Friday, October 28, 2016

A Sickness in Time by MF Thomas and Nicholas Thurkettle

Cover: A Sickness in Time

In 2038, the human race is in a death spiral, and most people do not even know it yet. Technology that was supposed to make us better and stronger instead is birthing a strange and terrible plague we may not be able to stop. When the young daughter of Josh Scribner, a wealthy tech entrepreneur, starts to succumb to the illness, he dedicates his fortune in a desperate effort to save her life. Working with a friend & celebrated physicist, Josh develops the ability to send objects back through time. Their goal to recruit an agent in the past who might change our fatal path.

In our present day, a broken and traumatized Air Force veteran finds a strange message in the woods, drawing her into an adventure spanning decades. All humanity is at stake, as she and her small group of friends become the unlikely heroes taking up the secret fight against our future doom.

MF Thomas and Nicholas Thurkettle, authors of the acclaimed sci-fi thriller,
Seeing by Moonlight, are back with this time-twisting adventure that asks if our own destiny can be healed.

A Sickness in Time, by MF Thomas and Nicholas Thurkettle, is set in two time periods: one in the present day and one in 2039. It is a time travel plot with carefully defined limitations around what can be sent and how far back. The constraints are, of course, what makes the plot interesting. There can be no free-for-all in which the timeline gets increasingly muddied, but the various characters have to plan out very precisely what they intend to do. And the nearness of the two time periods—under twenty years—is very intriguing. There is no grandfather paradox here: the overlaps are much more immediate.

But before you reach the time travel elements of this story, and running along in parallel with it, is a plot dealing with the crossover between human and artificial intelligence. In this case, the artificial part takes the form of augments to human capability, rather than alternatives. The book's title refers to the discovery that the augments have a shadow side, the extent of which is largely unknown. They are not the unequivocal benefit first assumed, though puzzling out what the problems are takes a lot of time.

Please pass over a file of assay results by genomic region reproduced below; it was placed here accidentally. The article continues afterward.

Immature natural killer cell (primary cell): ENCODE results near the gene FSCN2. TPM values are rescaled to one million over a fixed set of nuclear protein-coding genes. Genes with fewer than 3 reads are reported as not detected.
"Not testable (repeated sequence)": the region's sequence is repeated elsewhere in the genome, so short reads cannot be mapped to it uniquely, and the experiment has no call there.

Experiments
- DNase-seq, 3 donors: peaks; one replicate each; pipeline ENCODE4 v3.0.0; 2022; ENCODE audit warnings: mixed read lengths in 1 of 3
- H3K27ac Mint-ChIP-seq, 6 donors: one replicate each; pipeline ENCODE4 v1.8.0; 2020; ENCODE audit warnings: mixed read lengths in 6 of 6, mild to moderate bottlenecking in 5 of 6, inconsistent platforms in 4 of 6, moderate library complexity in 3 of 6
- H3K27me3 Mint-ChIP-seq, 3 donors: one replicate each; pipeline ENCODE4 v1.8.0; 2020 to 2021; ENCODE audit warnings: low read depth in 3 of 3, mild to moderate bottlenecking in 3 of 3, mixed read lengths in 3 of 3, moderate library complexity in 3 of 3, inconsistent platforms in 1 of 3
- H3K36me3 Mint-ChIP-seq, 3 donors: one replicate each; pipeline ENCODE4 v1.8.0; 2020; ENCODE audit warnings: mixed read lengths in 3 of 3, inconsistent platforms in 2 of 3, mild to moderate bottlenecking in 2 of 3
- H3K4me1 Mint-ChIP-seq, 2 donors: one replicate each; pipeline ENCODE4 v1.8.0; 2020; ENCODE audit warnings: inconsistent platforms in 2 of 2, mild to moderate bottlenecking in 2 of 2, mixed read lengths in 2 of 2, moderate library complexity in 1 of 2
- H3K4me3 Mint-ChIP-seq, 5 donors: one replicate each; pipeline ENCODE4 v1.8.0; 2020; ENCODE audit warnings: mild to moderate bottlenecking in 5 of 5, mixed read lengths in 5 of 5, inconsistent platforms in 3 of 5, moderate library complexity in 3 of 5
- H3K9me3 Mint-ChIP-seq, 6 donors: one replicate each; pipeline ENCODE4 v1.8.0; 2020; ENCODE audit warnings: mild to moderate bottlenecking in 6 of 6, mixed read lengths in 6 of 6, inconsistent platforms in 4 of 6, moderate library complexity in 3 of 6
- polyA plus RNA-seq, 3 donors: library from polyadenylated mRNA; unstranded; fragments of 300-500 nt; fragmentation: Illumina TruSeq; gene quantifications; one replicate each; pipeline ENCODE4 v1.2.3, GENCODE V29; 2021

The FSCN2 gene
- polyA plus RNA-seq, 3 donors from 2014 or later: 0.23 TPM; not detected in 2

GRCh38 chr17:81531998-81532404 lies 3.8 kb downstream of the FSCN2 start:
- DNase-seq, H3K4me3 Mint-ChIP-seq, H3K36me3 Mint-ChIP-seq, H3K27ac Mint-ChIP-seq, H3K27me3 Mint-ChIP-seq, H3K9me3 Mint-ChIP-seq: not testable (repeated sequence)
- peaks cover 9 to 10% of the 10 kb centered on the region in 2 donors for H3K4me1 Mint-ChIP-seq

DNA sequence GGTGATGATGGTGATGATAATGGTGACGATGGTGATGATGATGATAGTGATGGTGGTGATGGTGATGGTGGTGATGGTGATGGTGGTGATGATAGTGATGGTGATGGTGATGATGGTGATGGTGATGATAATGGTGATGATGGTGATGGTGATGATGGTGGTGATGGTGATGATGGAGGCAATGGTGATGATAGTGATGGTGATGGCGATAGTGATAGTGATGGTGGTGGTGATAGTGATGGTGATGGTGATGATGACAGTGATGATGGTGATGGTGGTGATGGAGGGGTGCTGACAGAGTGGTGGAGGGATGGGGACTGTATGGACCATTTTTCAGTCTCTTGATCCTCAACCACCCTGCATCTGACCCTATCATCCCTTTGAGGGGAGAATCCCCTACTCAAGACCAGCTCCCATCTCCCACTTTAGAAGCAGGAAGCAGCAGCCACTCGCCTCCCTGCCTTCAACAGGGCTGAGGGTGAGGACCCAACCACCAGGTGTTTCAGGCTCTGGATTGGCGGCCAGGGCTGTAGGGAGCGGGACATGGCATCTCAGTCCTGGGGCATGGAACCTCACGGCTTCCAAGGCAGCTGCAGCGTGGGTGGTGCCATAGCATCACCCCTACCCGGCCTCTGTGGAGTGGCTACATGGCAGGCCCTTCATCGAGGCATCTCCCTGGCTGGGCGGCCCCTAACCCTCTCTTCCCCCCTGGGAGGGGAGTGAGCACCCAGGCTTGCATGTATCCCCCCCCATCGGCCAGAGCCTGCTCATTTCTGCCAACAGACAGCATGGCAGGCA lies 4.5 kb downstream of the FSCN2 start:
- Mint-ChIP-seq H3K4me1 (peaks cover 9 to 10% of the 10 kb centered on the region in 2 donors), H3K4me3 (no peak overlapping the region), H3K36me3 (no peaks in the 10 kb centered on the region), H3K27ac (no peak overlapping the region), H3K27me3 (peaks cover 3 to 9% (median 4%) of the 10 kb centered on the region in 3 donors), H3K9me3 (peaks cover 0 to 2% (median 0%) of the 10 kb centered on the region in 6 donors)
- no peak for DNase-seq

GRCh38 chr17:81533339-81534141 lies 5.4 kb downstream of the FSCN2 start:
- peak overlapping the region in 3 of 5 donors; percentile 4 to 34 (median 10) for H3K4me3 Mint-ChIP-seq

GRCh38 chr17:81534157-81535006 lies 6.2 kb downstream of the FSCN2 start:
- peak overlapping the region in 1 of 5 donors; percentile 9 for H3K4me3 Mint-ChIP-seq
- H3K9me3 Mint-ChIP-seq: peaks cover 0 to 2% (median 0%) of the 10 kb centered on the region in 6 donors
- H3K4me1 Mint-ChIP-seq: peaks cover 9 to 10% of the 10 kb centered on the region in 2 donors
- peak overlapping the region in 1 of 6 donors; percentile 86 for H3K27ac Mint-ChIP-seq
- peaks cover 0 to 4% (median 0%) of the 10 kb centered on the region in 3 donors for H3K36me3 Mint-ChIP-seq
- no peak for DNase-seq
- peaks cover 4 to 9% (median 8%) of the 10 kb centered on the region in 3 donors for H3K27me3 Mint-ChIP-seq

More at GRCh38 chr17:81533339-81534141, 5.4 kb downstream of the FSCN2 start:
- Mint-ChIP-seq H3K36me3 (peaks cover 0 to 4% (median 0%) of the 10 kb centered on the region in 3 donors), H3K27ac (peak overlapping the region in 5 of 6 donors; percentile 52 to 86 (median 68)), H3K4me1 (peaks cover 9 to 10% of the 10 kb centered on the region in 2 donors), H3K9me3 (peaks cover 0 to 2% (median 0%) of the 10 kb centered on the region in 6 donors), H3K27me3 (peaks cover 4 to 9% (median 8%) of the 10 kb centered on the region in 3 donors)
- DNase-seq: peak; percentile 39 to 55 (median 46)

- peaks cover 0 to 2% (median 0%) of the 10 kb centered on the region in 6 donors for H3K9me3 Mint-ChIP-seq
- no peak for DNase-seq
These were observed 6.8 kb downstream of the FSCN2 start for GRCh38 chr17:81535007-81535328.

This story really worked for me. I liked the interplay between the different periods and the gradual alteration of the future line in response to successive changes. It's hard to tie up all the loose ends once you invoke time travel, but the authors do a convincing job. Inevitably, well before the halfway mark, you find yourself wondering how the tangle is going to resolve. Without giving anything away, the resolution had a clever twist. Every reader will—like me—wonder if that was the best choice to make, but it has certainly been done creatively.

There are two pairs of main characters, one pair in each of the two periods. But the pairs are contrasting in several ways rather than parallel. The authors do a good job of exploiting these contrasts. I found all four of the protagonists very credible, and quite individual.

In short, A Sickness in Time is well thought out, well planned, and well executed. If you like science fiction which doesn't just tell a story, but probes the difficult interface between scientific, social and ethical areas, this could be the book for you. I certainly really enjoyed it.

The book's website can be found here.

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